On June 1, in “Purifi Audio’s Pint-Sized Powerhouses,” I described a bit of the history and technology behind Purifi Audio’s class-D 1ET400A amplifier module and PTT6.5W04 midrange-woofer, which Purifi sells as OEM parts to other manufacturers. I also gave my impressions of the sounds of the speaker and amplifier evaluation kits Purifi sent me, as listened to in a typical two-channel setup. One kit was the Eigentakt stereo amplifier, a small, DIY-type case housing two 1ET400a modules, a Purifi-designed gain board, and a Hypex power supply. The other was the SPK5 loudspeaker, which marries the PTT6.5W04 midrange-woofer to a Mundorf air-motion transformer (AMT) tweeter in a basic enclosure mostly made of plywood. At the end of that article, I wrote that I hoped to have both products measured, and the results posted online, by “July 1 or, at the latest, August 1.”

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Why I Prefer Vinyl

“You could tell a lot about a man by the books he keeps -- his tastes, his interest, his habits.”
-- Walter Benjamin, Illuminations: Essays and Reflections

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Bryston's Benchmark -- the 4B Power Amplifier

Last month, Jeff Fritz conducted a SoundStage! Talks video interview with Bryston Ltd.’s VPs of marketing and sales, respectively James Tanner and Gary Dayton. Mostly they talked about Bryston’s Cubed series of amplifiers, now comprising nine models that range in power output from the 2.5B³ stereo amp’s 135Wpc ($4295, all prices USD) to the 28B³ monoblock’s 1000W ($24,390/pair). The Cubed line includes the B135³ integrated amplifier, which costs $6695-$8195 depending on the options selected (e.g., a DAC and phono stage) and is specified to output 135Wpc.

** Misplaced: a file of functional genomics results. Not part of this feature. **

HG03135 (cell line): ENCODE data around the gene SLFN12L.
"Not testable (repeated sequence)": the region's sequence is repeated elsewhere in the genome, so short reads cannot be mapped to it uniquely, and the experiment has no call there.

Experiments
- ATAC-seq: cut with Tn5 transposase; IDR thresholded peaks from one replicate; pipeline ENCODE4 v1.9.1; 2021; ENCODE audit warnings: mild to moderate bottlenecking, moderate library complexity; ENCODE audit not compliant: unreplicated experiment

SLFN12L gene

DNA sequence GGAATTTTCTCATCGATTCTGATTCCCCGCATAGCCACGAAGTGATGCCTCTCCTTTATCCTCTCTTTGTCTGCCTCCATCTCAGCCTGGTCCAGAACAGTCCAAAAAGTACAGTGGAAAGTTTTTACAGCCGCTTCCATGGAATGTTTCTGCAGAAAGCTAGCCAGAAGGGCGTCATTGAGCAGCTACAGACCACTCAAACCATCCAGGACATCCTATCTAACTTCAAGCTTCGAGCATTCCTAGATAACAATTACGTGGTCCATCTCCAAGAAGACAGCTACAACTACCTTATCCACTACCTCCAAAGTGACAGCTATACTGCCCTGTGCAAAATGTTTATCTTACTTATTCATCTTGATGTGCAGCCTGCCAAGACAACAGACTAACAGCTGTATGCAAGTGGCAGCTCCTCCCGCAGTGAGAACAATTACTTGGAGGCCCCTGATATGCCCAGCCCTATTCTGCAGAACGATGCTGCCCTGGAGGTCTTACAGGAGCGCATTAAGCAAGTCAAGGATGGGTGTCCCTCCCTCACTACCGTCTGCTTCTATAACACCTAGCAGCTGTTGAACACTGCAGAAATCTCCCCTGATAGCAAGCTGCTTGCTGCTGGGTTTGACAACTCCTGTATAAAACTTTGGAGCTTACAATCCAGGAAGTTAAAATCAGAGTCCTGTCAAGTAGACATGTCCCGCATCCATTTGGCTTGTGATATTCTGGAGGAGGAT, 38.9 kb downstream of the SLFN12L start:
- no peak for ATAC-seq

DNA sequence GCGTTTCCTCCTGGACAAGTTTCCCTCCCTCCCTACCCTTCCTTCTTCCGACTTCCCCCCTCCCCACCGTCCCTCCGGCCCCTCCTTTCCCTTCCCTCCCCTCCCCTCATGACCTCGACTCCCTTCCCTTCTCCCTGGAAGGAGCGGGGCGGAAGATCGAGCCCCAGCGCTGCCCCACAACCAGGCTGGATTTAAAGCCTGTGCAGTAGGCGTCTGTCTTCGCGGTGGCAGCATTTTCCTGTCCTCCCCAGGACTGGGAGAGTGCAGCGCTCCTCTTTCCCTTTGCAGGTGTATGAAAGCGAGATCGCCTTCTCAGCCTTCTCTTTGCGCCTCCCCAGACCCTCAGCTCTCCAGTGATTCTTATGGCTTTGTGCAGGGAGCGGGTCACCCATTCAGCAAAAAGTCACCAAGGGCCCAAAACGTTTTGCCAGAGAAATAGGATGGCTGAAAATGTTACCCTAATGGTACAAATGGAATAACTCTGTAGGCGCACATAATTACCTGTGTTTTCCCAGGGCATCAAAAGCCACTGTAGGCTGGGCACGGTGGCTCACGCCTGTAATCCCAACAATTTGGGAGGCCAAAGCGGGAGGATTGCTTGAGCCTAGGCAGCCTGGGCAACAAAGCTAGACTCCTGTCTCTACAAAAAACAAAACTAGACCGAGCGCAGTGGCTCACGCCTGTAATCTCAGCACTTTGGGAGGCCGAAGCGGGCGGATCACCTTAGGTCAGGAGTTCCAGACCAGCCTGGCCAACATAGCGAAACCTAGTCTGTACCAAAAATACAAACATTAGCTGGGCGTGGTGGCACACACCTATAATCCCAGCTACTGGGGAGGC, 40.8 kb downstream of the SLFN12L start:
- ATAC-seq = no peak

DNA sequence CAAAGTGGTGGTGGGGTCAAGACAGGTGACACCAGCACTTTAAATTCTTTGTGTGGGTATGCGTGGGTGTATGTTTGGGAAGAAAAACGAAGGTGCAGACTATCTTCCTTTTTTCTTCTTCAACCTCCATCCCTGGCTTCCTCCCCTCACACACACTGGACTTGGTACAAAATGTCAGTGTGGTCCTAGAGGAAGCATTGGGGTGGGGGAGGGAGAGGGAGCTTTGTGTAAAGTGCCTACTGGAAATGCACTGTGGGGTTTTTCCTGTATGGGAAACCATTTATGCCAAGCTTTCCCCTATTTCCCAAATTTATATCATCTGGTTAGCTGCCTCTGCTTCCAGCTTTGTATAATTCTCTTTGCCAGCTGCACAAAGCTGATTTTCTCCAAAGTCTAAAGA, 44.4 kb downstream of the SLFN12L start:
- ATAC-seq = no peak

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Purifi Audio's Pint-Sized Powerhouses

After assembling in my listening room the best-sounding stereo system I’d heard anywhere, and writing about it in April, I did something to that extraordinary setup that most audiophiles might find unthinkable: I disassembled it. I needed the room to explore some cutting-edge products with features and technologies that might get me close to the sound quality of that ca.-$150,000 system (all prices USD) for a lot less money. The first of those products was Anthem’s STR preamplifier ($3999), whose extensive features I still haven’t fully explored.

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Anthem STR Preamplifier -- "Extraordinary" . . . or Not?

Diego Estan was recently assigned the unenviable task of reviewing Anthem’s STR preamplifier ($3999 USD) for sister site SoundStage! Access.

Unenviable? Anyone who wants to thoroughly review the Anthem STR has to write a lot. The STR is not only a robust analog preamplifier with plenty of inputs and an astonishing number of customization options, it also contains a topflight DAC section with a rich feature set of its own, a phono stage compatible with moving-magnet (MM) and moving-coil (MC) cartridges, an analog-to-digital converter, a powerful DSP engine, Anthem’s proprietary Anthem Room Correction (ARC) Genesis processing, and the most advanced support of subwoofers I’ve seen in any hi-fi product. A lot.